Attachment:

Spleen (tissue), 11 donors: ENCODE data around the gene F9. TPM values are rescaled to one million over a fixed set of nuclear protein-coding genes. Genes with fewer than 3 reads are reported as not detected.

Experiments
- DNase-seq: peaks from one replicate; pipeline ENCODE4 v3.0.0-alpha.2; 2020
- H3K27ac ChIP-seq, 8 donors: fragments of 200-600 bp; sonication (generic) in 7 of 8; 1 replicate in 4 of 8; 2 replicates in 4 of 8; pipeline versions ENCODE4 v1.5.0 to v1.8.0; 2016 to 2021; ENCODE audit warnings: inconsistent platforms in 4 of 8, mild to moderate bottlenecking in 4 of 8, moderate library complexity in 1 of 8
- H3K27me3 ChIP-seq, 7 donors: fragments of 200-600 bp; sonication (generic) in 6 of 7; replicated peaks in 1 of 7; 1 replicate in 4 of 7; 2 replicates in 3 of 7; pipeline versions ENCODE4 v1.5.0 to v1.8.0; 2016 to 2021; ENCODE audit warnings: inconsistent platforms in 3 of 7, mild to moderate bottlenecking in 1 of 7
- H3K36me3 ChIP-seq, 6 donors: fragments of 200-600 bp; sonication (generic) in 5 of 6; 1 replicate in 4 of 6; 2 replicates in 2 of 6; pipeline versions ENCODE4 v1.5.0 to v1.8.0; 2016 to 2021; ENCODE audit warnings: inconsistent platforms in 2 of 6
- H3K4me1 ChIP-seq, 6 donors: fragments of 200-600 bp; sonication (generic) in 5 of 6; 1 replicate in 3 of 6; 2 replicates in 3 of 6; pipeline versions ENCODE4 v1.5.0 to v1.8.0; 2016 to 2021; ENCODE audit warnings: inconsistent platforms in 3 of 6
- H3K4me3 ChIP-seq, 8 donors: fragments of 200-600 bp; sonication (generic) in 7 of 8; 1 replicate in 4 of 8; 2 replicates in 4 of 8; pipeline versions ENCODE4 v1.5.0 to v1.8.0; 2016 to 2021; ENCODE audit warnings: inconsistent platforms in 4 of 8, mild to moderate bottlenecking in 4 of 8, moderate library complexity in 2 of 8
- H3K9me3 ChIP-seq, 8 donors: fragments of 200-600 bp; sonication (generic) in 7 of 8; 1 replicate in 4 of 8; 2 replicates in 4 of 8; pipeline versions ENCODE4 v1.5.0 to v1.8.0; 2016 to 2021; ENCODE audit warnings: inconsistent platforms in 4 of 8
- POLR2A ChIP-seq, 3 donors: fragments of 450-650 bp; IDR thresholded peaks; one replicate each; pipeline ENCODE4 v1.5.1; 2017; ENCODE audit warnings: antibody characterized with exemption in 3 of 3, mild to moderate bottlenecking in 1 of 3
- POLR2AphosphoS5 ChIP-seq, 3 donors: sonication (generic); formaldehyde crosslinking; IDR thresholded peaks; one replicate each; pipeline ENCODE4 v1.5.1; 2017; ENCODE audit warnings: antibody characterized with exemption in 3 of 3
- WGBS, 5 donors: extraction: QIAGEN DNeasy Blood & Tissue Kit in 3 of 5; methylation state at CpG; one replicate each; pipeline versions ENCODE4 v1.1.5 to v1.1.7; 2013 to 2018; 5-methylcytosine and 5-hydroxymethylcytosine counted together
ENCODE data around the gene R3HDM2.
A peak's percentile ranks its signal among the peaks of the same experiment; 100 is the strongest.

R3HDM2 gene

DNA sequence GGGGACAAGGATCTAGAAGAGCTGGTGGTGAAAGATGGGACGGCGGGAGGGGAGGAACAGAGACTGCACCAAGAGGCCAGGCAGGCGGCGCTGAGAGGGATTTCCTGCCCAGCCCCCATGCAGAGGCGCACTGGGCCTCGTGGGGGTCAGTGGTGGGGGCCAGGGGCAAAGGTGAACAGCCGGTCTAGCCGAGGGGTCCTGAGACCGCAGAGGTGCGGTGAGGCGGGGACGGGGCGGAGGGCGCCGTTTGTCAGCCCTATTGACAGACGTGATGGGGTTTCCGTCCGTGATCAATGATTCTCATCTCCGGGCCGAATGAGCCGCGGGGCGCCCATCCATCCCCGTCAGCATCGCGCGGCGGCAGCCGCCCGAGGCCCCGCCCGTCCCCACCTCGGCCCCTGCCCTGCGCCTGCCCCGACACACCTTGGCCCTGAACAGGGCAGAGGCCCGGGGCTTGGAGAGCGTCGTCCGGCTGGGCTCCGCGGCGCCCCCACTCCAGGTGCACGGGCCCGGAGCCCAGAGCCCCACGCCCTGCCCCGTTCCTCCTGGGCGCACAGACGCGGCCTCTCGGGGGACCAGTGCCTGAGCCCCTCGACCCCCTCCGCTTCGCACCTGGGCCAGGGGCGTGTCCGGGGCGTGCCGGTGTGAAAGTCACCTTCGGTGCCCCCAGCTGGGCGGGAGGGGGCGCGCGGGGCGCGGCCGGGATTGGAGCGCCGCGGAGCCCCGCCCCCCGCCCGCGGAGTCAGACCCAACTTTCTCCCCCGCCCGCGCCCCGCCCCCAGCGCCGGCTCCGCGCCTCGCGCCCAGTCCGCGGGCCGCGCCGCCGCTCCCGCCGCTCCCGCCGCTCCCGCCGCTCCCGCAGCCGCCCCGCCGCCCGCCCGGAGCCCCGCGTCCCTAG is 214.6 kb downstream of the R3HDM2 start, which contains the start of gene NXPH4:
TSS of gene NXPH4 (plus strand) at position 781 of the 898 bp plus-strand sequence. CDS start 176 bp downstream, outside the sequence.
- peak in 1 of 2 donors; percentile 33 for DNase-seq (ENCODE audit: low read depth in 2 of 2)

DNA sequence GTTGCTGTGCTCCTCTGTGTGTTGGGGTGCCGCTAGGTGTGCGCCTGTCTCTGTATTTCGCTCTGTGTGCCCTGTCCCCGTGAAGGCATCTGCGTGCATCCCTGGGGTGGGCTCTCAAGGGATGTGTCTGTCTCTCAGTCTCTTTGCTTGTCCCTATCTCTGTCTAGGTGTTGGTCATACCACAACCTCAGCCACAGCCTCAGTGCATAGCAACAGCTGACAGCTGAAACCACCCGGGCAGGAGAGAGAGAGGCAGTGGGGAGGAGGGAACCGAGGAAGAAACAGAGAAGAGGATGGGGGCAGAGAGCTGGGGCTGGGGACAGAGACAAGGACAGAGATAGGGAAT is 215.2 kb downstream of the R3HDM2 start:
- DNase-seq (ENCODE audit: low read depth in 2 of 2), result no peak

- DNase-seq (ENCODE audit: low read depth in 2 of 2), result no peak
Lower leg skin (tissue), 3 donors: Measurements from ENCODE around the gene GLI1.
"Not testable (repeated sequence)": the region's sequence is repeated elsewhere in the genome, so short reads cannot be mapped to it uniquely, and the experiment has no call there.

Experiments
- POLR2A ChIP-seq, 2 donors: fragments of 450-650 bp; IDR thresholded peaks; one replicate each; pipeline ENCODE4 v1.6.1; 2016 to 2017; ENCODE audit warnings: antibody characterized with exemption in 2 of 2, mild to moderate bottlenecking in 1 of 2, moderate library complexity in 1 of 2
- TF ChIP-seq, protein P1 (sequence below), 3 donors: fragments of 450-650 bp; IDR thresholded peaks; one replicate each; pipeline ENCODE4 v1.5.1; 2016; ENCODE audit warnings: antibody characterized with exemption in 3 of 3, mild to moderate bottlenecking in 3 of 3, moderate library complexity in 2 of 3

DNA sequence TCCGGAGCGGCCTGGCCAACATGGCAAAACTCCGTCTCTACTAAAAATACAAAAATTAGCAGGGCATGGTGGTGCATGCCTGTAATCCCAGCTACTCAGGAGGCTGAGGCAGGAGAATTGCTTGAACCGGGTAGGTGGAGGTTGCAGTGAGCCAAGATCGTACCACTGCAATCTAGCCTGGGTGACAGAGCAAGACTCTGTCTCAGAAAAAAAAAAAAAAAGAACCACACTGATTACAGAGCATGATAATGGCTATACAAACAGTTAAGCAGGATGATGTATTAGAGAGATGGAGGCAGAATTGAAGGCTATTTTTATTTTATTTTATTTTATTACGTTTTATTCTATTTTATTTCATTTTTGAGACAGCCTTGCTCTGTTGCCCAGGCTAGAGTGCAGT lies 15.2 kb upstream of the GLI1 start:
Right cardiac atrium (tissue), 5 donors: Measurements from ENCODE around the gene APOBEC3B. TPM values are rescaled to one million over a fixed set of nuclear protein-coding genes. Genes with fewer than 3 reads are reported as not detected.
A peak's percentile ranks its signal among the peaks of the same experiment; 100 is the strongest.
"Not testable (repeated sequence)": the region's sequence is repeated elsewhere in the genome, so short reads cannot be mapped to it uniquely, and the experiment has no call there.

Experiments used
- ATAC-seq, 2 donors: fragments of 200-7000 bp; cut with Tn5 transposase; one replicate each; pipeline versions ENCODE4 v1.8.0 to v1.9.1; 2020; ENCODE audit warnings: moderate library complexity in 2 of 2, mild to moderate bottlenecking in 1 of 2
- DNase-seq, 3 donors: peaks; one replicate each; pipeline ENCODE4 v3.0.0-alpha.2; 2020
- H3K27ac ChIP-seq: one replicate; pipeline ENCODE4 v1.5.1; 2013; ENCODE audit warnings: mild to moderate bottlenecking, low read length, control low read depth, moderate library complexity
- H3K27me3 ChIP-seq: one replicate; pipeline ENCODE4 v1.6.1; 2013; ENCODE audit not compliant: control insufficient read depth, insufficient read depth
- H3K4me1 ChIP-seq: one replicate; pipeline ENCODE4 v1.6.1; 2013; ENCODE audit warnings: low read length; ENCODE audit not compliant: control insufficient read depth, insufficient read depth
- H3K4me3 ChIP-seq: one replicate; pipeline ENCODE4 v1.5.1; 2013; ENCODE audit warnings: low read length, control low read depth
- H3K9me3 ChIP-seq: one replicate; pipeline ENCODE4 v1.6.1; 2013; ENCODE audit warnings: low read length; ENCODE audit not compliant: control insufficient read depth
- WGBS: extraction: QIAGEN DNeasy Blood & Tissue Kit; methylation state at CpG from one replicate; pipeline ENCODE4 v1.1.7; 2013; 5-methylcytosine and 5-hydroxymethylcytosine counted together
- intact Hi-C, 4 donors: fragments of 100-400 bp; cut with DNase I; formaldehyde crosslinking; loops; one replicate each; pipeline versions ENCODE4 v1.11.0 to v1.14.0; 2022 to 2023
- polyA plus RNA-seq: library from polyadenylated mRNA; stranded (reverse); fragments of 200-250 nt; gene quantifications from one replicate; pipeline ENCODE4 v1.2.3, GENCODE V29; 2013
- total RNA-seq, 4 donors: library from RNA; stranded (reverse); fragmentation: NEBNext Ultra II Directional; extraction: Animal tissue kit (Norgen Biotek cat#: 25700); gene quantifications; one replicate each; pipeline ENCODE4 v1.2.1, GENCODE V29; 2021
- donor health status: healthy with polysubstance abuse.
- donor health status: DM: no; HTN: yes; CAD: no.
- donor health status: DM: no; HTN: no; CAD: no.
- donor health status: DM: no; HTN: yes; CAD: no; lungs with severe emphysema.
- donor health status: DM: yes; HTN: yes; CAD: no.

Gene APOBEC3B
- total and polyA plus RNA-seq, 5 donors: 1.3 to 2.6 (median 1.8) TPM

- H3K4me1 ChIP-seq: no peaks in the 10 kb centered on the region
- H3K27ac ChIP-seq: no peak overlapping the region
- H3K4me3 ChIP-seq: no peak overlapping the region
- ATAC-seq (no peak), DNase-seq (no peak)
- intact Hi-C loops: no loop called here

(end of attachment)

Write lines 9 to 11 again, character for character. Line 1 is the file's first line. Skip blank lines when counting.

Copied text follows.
- H3K9me3 ChIP-seq, 8 donors: fragments of 200-600 bp; sonication (generic) in 7 of 8; 1 replicate in 4 of 8; 2 replicates in 4 of 8; pipeline versions ENCODE4 v1.5.0 to v1.8.0; 2016 to 2021; ENCODE audit warnings: inconsistent platforms in 4 of 8
- POLR2A ChIP-seq, 3 donors: fragments of 450-650 bp; IDR thresholded peaks; one replicate each; pipeline ENCODE4 v1.5.1; 2017; ENCODE audit warnings: antibody characterized with exemption in 3 of 3, mild to moderate bottlenecking in 1 of 3
- POLR2AphosphoS5 ChIP-seq, 3 donors: sonication (generic); formaldehyde crosslinking; IDR thresholded peaks; one replicate each; pipeline ENCODE4 v1.5.1; 2017; ENCODE audit warnings: antibody characterized with exemption in 3 of 3